History of Vehicles

Routemaster bus line up

Photo: Mark Kehoe

The AEC Routemaster is a model of double-decker bus  that was built by Associated Equipment Company (AEC) in 1954 (in production from 1958) and produced until 1968.  Primarily front-engined, rear open-platform buses, a small number of variants were produced with doors and/or front entrances. Introduced by London Transport in 1956, the Routemaster saw continuous service in London until 2005 and currently remains on two heritage routes in central London.

The Routemaster was developed by AEC in partnership with London Transport, the customer for nearly all new Routemasters, although small numbers were also delivered to the airline British European Airways (BEA) and the Northern General Transport Company. In all, 2,876 Routemasters were built, with approximately 1280 still in existence.

A pioneering design, the Routemaster outlasted several of its replacement types in London, survived the privatisation of the former London Transport bus operators and was used by other operators around the UK. In modern UK public transport bus operation, the unique features of the standard Routemaster were both praised and criticised.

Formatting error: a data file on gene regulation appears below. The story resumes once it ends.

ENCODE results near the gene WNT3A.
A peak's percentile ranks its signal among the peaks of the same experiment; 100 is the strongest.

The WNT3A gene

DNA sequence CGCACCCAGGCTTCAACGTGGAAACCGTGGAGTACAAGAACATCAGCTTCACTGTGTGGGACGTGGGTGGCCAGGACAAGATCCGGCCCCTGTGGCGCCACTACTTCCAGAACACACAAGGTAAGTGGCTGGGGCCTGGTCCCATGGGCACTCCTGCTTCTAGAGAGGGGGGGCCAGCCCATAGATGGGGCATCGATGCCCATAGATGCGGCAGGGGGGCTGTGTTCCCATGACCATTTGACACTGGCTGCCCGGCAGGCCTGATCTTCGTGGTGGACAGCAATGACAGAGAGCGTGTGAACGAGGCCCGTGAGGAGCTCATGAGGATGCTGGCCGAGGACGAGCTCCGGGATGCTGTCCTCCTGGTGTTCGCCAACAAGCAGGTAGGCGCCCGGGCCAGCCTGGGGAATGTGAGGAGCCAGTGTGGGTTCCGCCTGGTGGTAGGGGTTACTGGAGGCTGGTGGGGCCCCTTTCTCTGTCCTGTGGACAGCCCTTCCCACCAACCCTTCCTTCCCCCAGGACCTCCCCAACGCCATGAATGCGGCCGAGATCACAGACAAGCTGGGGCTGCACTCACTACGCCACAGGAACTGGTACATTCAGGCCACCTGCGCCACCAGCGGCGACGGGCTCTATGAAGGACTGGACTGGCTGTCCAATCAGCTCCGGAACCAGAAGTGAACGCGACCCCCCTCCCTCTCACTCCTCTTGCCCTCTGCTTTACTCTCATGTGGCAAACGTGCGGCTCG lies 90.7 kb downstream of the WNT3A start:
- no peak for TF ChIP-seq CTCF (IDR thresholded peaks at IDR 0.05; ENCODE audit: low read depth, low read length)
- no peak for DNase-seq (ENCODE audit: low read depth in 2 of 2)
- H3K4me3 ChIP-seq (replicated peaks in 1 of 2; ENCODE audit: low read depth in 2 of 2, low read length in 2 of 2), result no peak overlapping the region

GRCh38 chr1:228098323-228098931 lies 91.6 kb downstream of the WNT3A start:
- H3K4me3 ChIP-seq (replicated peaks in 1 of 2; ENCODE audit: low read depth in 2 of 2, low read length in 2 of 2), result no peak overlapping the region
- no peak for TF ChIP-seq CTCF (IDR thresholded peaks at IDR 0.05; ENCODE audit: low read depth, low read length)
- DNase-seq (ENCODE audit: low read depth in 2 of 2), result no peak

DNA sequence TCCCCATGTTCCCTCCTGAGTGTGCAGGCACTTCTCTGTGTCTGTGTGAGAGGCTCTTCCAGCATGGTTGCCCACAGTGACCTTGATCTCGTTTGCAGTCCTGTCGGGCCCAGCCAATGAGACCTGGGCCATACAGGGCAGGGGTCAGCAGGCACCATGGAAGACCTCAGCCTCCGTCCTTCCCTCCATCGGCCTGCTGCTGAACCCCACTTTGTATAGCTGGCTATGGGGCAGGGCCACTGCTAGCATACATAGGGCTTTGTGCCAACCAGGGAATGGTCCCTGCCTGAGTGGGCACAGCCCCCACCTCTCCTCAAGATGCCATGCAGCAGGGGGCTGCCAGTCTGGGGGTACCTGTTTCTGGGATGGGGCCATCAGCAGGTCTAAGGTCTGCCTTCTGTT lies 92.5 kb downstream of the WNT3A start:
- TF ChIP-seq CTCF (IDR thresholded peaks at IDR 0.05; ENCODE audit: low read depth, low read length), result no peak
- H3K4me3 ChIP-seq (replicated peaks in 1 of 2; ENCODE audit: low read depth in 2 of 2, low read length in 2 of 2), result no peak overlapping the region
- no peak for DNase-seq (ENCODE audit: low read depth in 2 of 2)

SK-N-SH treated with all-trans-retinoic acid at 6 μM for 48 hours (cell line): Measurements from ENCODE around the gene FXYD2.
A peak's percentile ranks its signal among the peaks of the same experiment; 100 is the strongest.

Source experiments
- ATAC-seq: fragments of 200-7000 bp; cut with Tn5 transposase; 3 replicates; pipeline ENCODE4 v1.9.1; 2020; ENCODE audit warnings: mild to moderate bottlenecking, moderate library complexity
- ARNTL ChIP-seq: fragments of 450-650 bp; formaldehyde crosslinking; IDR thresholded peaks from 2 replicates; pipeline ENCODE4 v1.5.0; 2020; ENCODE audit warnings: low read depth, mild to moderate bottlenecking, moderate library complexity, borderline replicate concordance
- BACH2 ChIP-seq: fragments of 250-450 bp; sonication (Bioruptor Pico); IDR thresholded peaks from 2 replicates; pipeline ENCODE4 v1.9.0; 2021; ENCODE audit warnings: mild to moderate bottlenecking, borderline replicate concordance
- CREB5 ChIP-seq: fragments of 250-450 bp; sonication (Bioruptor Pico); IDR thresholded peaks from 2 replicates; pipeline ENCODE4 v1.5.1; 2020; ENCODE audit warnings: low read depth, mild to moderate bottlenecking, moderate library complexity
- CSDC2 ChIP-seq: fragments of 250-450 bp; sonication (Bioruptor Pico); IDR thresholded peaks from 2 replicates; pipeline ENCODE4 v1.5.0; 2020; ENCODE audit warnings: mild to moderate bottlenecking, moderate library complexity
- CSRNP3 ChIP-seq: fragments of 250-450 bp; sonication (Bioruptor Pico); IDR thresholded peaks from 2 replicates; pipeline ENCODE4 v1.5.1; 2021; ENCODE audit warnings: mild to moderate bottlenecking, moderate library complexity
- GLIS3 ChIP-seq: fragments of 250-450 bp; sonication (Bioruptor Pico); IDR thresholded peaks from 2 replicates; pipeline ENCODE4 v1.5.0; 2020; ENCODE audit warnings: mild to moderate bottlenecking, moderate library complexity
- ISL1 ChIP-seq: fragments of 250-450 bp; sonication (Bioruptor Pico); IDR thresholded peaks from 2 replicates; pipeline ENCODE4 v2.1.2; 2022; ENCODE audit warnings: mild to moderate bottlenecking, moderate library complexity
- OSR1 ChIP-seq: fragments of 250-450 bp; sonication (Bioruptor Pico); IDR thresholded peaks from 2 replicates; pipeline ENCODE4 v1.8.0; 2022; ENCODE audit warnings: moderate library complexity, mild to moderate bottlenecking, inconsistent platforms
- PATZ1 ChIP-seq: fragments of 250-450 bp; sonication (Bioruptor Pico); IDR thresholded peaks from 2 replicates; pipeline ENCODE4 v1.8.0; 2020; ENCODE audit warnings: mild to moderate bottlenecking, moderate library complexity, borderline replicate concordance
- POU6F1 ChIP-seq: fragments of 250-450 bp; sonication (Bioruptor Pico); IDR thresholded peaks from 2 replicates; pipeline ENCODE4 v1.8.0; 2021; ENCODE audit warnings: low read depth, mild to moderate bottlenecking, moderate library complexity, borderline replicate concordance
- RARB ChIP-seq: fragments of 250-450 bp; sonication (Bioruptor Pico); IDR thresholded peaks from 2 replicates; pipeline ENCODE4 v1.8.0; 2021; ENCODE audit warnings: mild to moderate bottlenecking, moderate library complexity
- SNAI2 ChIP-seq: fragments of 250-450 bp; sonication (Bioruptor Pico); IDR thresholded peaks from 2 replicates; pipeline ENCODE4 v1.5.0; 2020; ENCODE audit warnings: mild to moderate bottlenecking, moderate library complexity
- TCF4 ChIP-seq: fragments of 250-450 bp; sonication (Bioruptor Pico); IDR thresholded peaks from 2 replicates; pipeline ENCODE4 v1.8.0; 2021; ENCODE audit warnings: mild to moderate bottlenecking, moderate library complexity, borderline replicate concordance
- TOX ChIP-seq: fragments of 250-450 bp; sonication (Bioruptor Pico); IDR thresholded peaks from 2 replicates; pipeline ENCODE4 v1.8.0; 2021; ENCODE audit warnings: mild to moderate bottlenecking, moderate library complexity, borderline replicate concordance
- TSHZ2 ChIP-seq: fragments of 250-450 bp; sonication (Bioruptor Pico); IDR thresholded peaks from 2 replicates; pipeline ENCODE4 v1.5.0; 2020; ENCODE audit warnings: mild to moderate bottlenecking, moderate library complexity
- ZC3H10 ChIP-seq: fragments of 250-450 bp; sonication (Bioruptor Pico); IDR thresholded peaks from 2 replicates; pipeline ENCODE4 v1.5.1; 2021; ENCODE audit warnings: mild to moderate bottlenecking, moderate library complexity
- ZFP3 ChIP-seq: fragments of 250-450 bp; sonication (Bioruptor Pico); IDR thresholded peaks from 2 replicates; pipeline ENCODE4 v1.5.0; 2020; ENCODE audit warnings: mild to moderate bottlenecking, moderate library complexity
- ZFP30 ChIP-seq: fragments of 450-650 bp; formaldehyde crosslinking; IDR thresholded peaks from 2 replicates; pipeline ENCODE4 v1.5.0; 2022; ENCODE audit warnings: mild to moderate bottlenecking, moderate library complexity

The open platform, while exposed to the elements, allowed boarding and alighting away from stops; the presence of a conductor allowed minimal boarding time and optimal security, although the presence of conductors incurred greater labour costs. Compared with more modern vehicles, the Routemaster is a light weight design and throughout its operational life has achieved good fuel consumption figures that were far greater than vehicles that replaced it.

The traditional red Routemaster has become one of the famous features of London, with much tourist paraphernalia continuing to bear Routemaster imagery and with examples still in existence around the world. Despite its fame, the previous London bus classes the Routemaster replaced (the RT-type AEC Regent and Leyland Titan RTL and RTW counterparts) are often mistaken for Routemasters by the public and by the media.

Please see the individual types of vehicles by using the navigation on the left hand side. Additionally, there were four prototypes (three RM and one RMC) which were built prior to the main production run; all of these prototype vehicles still survive today.


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